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Mixed or average reviews - based on 8 Critics What's this?

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  • Summary: Rachael meets her estranged father, Gene, at her mother’s funeral. Eager to get to know her father, Rachael later tracks him down at an assisted living home only to realize that Gene suffers from memory loss and thinks he is still a young man. He has no recollection of having a daughter andRachael meets her estranged father, Gene, at her mother’s funeral. Eager to get to know her father, Rachael later tracks him down at an assisted living home only to realize that Gene suffers from memory loss and thinks he is still a young man. He has no recollection of having a daughter and instead is convinced that Rachael is actually her mother. After trying and failing to make him remember her, Rachael eventually decides to go along with her father’s delusions by pretending to be her mother in order to get to know him. Before long, Rachael is visiting Gene every day, finding new ways to bring elements from his past into their present relationship. What began as a search for understanding has become romantic and joyful, but it can’t go on forever. As Rachael pieces together the past and plays out memories for Gene, her need to be seen by her father for who she truly is grows strong. Expand
Score distribution:
  1. Positive: 1 out of 8
  2. Negative: 2 out of 8
  1. Reviewed by: Sherilyn Connelly
    Jun 10, 2014
    80
    I Am I is a remarkably assured debut for director Towne, especially since she's onscreen the majority of the time, and her script eschews the rules of the standard Hollywood amnesia plot, instead following its own internal logic while not shying away from the darker implications of its premise.
  2. Reviewed by: Chris Klimek
    Jun 11, 2014
    60
    The performances, particularly from Towne and Tighe, go a long way toward making the story’s improbabilities seem trivial.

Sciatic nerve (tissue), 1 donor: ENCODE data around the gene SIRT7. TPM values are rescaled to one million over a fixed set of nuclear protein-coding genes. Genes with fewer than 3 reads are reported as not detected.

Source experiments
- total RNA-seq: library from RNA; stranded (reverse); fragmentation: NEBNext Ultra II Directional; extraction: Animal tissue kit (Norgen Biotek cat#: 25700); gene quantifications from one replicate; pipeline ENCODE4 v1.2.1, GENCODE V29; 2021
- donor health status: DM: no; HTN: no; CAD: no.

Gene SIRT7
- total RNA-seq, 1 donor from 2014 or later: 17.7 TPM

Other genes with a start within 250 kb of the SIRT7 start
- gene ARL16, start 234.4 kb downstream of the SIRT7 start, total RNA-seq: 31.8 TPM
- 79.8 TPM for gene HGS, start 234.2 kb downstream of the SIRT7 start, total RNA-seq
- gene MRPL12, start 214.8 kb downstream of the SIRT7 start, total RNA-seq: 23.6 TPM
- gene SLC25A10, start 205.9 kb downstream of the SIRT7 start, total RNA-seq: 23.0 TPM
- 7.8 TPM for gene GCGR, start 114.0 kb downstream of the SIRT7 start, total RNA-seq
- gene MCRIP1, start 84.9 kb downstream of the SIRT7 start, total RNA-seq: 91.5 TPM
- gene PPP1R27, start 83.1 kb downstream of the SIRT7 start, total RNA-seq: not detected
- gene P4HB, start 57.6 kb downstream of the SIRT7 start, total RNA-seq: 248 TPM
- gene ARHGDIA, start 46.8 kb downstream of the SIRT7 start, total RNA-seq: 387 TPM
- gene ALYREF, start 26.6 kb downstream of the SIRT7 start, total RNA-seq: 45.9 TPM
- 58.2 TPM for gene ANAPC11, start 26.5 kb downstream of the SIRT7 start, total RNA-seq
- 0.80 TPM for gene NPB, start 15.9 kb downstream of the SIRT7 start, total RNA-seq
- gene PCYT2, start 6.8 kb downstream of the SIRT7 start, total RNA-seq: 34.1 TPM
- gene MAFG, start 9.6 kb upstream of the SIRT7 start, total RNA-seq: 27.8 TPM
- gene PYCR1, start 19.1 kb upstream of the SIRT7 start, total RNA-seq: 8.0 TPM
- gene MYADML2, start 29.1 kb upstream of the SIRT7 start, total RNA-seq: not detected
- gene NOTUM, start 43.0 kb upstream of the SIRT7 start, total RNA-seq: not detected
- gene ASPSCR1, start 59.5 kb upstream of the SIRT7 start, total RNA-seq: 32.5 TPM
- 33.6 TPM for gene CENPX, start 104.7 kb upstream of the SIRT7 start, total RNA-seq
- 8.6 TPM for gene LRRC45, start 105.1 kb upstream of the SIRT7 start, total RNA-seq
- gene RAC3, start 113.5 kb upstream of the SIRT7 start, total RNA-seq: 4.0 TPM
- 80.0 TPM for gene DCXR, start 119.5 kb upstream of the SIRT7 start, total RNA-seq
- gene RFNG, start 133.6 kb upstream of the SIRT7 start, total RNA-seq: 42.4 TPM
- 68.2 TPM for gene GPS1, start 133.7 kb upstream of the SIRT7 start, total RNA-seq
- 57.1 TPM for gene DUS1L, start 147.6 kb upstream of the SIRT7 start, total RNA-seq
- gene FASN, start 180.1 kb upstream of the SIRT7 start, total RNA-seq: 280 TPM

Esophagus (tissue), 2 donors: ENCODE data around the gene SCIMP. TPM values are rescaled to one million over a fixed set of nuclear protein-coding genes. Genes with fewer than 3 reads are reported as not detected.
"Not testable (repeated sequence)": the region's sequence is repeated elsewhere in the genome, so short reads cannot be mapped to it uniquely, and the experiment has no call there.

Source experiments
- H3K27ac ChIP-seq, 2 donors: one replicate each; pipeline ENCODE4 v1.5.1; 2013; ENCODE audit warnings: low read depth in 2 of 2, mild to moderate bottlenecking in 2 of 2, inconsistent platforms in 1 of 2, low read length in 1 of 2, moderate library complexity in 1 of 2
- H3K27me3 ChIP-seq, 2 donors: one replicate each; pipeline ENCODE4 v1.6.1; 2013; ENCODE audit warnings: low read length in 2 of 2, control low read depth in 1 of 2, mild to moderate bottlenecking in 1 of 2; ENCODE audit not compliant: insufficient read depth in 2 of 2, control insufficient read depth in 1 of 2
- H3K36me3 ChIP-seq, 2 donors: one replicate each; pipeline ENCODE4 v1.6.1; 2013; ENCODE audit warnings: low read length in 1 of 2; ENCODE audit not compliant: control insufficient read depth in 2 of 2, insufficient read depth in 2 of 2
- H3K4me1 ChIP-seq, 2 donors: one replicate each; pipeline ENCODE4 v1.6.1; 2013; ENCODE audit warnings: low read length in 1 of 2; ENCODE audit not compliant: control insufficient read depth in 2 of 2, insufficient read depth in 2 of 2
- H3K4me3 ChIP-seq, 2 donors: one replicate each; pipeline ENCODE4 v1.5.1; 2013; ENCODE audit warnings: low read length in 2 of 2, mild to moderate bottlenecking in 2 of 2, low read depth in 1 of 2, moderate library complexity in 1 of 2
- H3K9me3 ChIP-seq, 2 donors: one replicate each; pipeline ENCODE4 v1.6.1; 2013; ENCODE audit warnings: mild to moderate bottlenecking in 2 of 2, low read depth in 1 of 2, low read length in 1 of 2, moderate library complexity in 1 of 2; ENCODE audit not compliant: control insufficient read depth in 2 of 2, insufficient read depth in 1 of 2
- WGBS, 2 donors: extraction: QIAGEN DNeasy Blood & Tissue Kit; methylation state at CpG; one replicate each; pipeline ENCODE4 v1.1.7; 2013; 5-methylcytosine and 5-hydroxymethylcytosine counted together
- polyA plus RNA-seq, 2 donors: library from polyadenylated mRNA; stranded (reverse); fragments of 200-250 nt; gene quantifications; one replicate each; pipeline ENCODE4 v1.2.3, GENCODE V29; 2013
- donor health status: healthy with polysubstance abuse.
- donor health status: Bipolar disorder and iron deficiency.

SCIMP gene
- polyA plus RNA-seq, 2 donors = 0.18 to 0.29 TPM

3. Reviewed by: Glenn Kenny
    Jun 13, 2014
    50
    The fault is in Towne’s direction. People sometimes complain that flashy, ostentatious visual stylization takes them out of the movie; what took me out of this movie was its flat, lifeless, unimaginative and conventional visual style.
  4. Reviewed by: Inkoo Kang
    Jun 12, 2014
    40
    First-time writer-director Jocelyn Towne takes an admirably novel stab at familial dysfunction in her father-daughter drama I Am I, but she proves unable to keep the film's originality from rapidly curdling into preposterousness.
  5. Reviewed by: Dennis Harvey
    Jun 13, 2014
    40
    This potentially intriguing concept is given disappointingly bland, flat treatment in the Kickstarter-funded project, in which Towne brings professionalism but little personality to both her on- and offcamera roles.
  6. Reviewed by: Nikola Grozdanovic
    Jun 17, 2014
    33
    The decisions made by the characters of I Am I feel so rushed that everyone’s emotional compass is either utterly broken, ignored, useless, or frustratingly disorienting.
  7. Reviewed by: Andy Webster
    Jun 12, 2014
    30
    The film, financed by a Kickstarter campaign, looks polished enough. But its investors’ money might have been better spent elsewhere.

See all 8 Critic Reviews

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